When creating a divine character it’s strongly encouraged that you choose a deity. Your PC should try to follow the teachings of this deity and wherever possible spread the god’s message throughout the camping world. But in most 4e D&D adventures I’ve run and played in the divine character is usually just the PC who heals wounds and deals radiant damage. No one seems to realize that there is a “Power” behind the power.
In previous editions of D&D a lot of emphasis was placed on which deity your divine character worshipped. It helped the player develop the role-playing and it often granted access to unique powers. But in 4e D&D there is no requirement to choose a deity and there is no down side for skipping this step. All you have to do pick a divine class and continue with character creation. Players involved in games that emphasize combat over role-playing likely have no idea which god their resident Cleric even worships, despite the fact that it’s this unknown deity that’s enabled the Cleric to heal their wounds. What’s even sadder is that a lot of the players running those divine characters don’t know either.
With the desire for all 4e characters to be balanced, the divine classes were dumbed down from what they once were. This may make things easier for new players but I think it really hurt divine classes. Playing a divine character should require work; at least more work than playing a character with another power source. You shouldn’t just be playing your character, you should be playing a set of ideals, rules and beliefs set out by the character’s deity. After all, you are the vassal for your god. You commune with deities. This certainly seems to me like it should be more complicated than playing the character that swings his sword at the monsters.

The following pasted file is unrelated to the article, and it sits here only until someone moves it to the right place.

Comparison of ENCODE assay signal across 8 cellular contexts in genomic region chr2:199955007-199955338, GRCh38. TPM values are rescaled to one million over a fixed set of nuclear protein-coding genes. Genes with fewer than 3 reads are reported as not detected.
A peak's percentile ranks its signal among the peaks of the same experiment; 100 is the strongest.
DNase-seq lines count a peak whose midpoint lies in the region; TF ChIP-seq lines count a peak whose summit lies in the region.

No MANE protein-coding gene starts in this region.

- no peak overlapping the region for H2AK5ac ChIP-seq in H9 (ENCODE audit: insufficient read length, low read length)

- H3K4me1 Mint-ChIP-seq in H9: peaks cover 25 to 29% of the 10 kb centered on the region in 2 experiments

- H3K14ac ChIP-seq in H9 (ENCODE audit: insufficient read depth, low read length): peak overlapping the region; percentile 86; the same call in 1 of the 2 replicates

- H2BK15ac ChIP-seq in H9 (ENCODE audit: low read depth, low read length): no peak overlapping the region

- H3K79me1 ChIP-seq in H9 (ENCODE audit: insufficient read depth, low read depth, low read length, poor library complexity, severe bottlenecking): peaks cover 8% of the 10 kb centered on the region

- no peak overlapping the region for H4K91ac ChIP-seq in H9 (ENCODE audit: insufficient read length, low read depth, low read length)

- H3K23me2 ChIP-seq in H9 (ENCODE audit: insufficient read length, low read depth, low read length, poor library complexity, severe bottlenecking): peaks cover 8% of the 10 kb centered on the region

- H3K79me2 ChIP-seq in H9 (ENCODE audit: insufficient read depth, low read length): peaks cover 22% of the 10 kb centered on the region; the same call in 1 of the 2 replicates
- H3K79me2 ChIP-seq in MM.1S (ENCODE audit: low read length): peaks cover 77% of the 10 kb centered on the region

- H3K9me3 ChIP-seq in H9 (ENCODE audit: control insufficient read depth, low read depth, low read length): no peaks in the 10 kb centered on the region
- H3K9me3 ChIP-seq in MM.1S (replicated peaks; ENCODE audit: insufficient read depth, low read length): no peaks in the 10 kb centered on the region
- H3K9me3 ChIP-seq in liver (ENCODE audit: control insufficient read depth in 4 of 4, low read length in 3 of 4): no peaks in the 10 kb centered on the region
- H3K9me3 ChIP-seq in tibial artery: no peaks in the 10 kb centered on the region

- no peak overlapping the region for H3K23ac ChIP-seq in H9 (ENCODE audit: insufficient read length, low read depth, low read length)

In my experience people who play divine characters fall into two categories: 1) players who don’t care about the deity and are just looking to play a divine character because they think it sounds fun, and 2) players who find the idea of role-playing a PC who hears the voice of god and acts on his behalf incredibly rewarding. If you fall into the first group then you’re obviously satisfied with the way divine characters behave in the rules as written. Although this isn’t my preference I understand the desire to keep things simple. If you fall into the second group and seek more from divine characters than you’ll want to keep reading.
Worshiping a deity or an ideal
The first step in distinguishing divine character from others is to encourage players to choose a deity for their PC. This has to be more than just writing down the god’s name. Players running divine PCs need to be more vigilant when it comes to spreading the word of their patron deity. After all, if the deity doesn’t feel that they’re getting the love they deserve then the powers they grant could be withheld. OK, maybe not. That would be unnecessarily punitive to divine characters. But it raises an interesting point. How are divine characters rewarded for taking these extra steps that none of the other character need to take? What does the PC get out of it? I suppose that really depends on which deity the PC worships.